Network Working Group J. Peterson Request for Comments: 3824 H. Liu Category: Informational J. Yu NeuStar B. Campbell dynamicsoft June 2004
Using E.164 numbers with the Session Initiation Protocol (SIP)
Status of this Memo
This memo provides information for the Internet community. It does not specify an Internet standard of any kind. Distribution of this memo is unlimited.
Copyright (C) The Internet Society (2004).
There are a number of contexts in which telephone numbers are employed by Session Initiation Protocol (SIP) applications, many of which can be addressed by ENUM. Although SIP was one of the primary applications for which ENUM was created, there is nevertheless a need to define procedures for integrating ENUM with SIP implementations. This document illustrates how the two protocols might work in concert, and clarifies the authoring and processing of ENUM records for SIP applications. It also provides guidelines for instances in which ENUM, for whatever reason, cannot be used to resolve a telephone number.
ENUM (E.164 Number Mapping, RFC 3761 ) is a system that uses DNS (Domain Name Service, RFC 1034 ) in order to translate certain telephone numbers, like '+12025332600', into URIs (Uniform Resource Identifiers, RFC 2396 ), like 'sip:firstname.lastname@example.org'. ENUM exists primarily to facilitate the interconnection of systems that rely on telephone numbers with those that use URIs to route transactions. E.164  is the ITU-T standard international numbering plan, under which all globally-reachable telephone numbers are organized.
SIP (Session Initiation Protocol, RFC 3261 ) is a text-based application protocol that allows two endpoints in the Internet to discover one another in order to exchange context information about a session they would like to share. Common applications for SIP include Internet telephony, instant messaging, video, Internet gaming, and other forms of real-time communications. SIP is a multi-service protocol capable of initiating sessions involving different forms of real-time communications simultaneously.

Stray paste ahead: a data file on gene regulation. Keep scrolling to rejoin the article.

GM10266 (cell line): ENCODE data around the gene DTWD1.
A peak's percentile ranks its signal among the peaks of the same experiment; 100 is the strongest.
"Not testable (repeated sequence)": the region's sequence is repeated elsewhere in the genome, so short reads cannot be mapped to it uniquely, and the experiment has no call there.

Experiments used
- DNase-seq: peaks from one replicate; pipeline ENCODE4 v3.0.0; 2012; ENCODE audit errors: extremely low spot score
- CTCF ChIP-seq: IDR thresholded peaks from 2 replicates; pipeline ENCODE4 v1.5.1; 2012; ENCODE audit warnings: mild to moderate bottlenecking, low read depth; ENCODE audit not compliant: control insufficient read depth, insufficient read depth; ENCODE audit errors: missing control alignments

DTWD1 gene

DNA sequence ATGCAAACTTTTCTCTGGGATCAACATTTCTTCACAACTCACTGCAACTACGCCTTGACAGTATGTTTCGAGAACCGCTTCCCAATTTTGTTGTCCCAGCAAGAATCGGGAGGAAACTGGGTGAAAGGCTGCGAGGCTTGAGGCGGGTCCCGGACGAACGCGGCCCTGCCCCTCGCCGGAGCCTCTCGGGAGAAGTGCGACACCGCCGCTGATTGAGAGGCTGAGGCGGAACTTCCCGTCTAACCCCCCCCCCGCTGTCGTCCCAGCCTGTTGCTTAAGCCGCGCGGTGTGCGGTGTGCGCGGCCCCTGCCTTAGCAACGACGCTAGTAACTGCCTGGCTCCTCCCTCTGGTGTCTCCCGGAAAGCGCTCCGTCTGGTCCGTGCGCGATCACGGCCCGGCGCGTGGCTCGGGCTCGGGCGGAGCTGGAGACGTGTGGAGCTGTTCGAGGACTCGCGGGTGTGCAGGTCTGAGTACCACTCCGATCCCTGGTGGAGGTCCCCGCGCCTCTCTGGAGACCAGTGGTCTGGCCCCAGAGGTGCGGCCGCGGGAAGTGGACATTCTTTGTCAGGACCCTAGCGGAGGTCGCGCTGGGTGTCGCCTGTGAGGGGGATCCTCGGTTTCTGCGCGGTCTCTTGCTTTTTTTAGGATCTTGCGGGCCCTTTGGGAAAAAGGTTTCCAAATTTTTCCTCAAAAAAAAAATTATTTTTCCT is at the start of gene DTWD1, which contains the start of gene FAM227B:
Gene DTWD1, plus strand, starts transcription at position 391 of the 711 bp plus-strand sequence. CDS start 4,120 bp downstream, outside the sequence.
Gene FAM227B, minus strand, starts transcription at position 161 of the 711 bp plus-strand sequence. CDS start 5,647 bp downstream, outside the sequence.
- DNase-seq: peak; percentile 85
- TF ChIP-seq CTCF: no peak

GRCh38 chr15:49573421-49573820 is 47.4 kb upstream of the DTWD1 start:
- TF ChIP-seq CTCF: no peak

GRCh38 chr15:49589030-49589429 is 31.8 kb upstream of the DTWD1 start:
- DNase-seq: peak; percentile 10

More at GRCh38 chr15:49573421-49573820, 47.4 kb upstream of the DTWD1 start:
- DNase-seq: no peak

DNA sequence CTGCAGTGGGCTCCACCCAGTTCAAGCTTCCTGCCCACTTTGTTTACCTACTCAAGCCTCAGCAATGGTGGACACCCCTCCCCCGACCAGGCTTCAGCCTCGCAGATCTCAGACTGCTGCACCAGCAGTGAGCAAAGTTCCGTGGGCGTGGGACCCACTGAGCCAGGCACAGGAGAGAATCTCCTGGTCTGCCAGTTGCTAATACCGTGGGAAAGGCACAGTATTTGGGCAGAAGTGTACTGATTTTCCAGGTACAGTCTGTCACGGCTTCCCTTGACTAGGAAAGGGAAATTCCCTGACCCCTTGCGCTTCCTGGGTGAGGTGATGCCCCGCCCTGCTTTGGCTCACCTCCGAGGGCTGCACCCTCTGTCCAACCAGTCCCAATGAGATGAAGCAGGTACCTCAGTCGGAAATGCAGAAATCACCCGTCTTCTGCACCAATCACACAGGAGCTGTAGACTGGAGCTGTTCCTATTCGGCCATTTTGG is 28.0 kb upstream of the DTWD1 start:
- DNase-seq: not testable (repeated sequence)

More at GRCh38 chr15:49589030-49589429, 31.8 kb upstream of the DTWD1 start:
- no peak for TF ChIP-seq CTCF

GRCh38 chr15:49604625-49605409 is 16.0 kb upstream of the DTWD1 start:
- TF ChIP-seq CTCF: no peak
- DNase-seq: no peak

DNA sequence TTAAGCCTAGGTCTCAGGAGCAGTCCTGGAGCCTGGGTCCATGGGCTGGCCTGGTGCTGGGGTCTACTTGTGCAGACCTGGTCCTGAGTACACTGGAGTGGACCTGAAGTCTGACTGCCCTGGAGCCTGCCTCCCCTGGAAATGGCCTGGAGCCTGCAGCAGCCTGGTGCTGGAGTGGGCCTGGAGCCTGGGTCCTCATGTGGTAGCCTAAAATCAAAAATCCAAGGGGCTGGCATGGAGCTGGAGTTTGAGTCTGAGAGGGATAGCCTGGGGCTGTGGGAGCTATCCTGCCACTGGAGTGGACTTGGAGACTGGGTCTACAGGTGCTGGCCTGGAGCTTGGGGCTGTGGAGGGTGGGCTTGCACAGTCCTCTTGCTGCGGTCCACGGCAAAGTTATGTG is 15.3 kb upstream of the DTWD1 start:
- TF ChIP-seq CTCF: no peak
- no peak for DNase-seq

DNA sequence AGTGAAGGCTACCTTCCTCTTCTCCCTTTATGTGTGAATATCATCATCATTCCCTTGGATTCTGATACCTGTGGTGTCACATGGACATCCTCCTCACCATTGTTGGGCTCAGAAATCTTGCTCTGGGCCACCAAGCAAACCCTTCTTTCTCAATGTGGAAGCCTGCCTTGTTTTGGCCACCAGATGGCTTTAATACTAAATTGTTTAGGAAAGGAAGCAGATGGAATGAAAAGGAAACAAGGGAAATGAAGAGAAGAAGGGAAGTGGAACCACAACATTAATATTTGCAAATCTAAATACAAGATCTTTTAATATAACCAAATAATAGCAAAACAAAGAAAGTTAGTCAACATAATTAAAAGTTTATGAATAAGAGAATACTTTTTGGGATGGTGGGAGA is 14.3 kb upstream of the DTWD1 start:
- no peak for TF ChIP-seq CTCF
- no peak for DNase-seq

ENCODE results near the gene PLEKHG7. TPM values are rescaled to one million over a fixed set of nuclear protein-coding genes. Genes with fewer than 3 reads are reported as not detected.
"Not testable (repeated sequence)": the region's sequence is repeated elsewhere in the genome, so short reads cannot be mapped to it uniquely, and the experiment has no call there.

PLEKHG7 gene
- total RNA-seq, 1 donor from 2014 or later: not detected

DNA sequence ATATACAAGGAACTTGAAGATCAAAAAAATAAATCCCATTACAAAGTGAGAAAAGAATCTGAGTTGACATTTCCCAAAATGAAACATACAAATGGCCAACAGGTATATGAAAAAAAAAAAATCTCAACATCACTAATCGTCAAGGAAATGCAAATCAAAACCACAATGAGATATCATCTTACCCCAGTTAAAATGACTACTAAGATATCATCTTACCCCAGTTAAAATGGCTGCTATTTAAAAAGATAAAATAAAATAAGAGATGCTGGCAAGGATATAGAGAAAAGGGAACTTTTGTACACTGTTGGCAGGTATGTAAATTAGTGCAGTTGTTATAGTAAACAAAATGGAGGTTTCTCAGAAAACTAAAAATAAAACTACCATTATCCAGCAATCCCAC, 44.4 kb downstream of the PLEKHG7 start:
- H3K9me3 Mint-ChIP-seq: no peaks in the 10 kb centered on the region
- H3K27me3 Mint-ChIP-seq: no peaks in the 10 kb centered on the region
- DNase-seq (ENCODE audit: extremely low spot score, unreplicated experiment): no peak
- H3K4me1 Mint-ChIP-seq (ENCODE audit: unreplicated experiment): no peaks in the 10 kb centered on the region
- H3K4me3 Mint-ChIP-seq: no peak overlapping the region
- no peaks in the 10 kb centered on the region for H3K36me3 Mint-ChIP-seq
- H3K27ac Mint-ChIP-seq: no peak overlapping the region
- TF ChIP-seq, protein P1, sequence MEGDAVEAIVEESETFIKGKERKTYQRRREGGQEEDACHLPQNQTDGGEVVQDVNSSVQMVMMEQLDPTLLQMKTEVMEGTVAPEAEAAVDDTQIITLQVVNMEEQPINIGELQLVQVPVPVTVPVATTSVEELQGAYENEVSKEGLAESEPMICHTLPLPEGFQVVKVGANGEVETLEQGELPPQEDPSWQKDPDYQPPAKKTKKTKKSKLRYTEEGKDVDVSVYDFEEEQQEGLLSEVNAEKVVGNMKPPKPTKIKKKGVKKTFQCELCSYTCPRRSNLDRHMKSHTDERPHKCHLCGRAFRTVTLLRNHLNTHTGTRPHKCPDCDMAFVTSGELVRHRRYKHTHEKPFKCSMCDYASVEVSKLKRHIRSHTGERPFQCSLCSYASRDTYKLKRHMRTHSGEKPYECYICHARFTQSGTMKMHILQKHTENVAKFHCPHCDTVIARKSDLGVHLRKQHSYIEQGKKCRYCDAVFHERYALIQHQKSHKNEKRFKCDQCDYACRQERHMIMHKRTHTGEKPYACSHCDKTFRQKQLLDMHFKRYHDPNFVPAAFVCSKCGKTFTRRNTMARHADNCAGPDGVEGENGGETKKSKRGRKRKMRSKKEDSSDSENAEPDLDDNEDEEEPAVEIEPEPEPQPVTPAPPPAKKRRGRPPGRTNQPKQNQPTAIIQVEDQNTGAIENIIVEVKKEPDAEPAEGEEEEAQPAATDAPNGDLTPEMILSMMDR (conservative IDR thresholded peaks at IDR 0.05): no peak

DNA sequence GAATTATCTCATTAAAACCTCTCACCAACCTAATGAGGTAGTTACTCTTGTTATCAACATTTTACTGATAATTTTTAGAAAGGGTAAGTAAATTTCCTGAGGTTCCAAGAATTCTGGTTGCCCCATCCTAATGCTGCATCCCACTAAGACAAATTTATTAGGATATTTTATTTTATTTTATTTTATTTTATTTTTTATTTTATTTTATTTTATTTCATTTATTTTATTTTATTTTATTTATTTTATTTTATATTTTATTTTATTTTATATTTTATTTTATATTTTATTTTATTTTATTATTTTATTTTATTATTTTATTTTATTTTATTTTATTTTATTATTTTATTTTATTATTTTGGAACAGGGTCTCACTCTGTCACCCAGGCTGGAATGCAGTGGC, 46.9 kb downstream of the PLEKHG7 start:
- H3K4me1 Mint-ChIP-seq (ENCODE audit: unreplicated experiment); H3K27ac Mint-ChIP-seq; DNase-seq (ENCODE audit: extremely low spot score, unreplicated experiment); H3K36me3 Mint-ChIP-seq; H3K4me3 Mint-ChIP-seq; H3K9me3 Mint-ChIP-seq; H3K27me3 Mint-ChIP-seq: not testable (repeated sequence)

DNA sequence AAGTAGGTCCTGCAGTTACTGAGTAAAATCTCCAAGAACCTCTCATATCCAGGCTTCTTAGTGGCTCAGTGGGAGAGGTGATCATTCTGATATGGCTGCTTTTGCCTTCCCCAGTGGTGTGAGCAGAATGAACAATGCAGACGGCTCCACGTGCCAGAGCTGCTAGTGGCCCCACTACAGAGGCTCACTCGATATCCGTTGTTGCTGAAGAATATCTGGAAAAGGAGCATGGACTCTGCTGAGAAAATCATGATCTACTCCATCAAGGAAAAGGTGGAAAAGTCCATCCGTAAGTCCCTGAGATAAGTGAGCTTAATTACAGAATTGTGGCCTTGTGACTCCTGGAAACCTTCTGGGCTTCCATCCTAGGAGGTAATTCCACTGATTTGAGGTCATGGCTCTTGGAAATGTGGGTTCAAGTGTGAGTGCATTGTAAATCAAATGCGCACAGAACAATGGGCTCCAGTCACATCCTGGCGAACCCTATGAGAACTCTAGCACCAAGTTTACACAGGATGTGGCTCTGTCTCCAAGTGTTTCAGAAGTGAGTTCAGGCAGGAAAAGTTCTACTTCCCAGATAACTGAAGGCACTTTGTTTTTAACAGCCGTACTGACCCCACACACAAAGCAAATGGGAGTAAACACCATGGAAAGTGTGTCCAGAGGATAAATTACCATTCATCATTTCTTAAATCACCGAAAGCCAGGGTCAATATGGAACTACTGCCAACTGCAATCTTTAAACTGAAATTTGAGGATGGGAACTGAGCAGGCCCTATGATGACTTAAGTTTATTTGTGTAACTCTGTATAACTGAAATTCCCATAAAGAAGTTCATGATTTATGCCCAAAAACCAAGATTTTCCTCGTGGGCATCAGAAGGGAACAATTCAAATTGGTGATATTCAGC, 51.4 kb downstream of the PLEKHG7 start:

The most widespread application for SIP today is Voice-over-IP (VoIP). As such, there are a number of cases in which SIP applications are forced to contend with telephone numbers. Unfortunately, telephone numbers cannot be routing in accordance with the traditional DNS resolution procedures standardized for SIP (see ), which rely on SIP URIs. ENUM provides a method for translating E.164 numbers into URIs, including potentially SIP URIs. This document therefore provides an account of how SIP can handle telephone numbers by making use of ENUM. Guidelines are proposed for the authoring of the DNS records used by ENUM, and for client-side processing once these DNS records have been received.
The guidelines in this document are oriented towards authoring and processing ENUM records specifically for SIP applications. These guidelines assume that the reader is familiar with Naming Authority Pointer (NAPTR) records (RFC 3403 ) and ENUM (RFC 3761 ). Only those aspects of NAPTR record authoring and processing that have